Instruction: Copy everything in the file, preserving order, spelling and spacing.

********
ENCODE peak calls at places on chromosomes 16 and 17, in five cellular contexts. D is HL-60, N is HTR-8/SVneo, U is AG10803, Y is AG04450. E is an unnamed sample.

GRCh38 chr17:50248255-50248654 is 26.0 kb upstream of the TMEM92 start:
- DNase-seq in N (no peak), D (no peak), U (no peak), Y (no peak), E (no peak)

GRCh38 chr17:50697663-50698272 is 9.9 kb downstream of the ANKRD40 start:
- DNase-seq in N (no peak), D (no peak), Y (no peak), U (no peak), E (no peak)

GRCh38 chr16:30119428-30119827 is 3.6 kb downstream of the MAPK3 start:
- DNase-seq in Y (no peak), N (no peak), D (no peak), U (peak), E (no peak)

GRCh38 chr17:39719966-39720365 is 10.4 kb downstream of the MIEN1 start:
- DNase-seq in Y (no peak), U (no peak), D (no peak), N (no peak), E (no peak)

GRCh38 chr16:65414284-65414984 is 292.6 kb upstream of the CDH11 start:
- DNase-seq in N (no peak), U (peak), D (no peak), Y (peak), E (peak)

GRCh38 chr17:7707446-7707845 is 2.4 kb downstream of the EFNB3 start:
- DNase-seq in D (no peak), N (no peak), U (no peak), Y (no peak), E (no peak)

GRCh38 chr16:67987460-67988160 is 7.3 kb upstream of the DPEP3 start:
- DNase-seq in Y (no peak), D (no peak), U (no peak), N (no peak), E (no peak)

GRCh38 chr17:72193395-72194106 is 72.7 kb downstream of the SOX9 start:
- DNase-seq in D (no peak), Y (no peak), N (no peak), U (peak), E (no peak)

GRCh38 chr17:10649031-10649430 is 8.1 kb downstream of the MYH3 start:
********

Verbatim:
ENCODE peak calls at places on chromosomes 16 and 17, in five cellular contexts. D is HL-60, N is HTR-8/SVneo, U is AG10803, Y is AG04450. E is an unnamed sample.

GRCh38 chr17:50248255-50248654 is 26.0 kb upstream of the TMEM92 start:
- DNase-seq in N (no peak), D (no peak), U (no peak), Y (no peak), E (no peak)

GRCh38 chr17:50697663-50698272 is 9.9 kb downstream of the ANKRD40 start:
- DNase-seq in N (no peak), D (no peak), Y (no peak), U (no peak), E (no peak)

GRCh38 chr16:30119428-30119827 is 3.6 kb downstream of the MAPK3 start:
- DNase-seq in Y (no peak), N (no peak), D (no peak), U (peak), E (no peak)

GRCh38 chr17:39719966-39720365 is 10.4 kb downstream of the MIEN1 start:
- DNase-seq in Y (no peak), U (no peak), D (no peak), N (no peak), E (no peak)

GRCh38 chr16:65414284-65414984 is 292.6 kb upstream of the CDH11 start:
- DNase-seq in N (no peak), U (peak), D (no peak), Y (peak), E (peak)

GRCh38 chr17:7707446-7707845 is 2.4 kb downstream of the EFNB3 start:
- DNase-seq in D (no peak), N (no peak), U (no peak), Y (no peak), E (no peak)

GRCh38 chr16:67987460-67988160 is 7.3 kb upstream of the DPEP3 start:
- DNase-seq in Y (no peak), D (no peak), U (no peak), N (no peak), E (no peak)

GRCh38 chr17:72193395-72194106 is 72.7 kb downstream of the SOX9 start:
- DNase-seq in D (no peak), Y (no peak), N (no peak), U (peak), E (no peak)

GRCh38 chr17:10649031-10649430 is 8.1 kb downstream of the MYH3 start: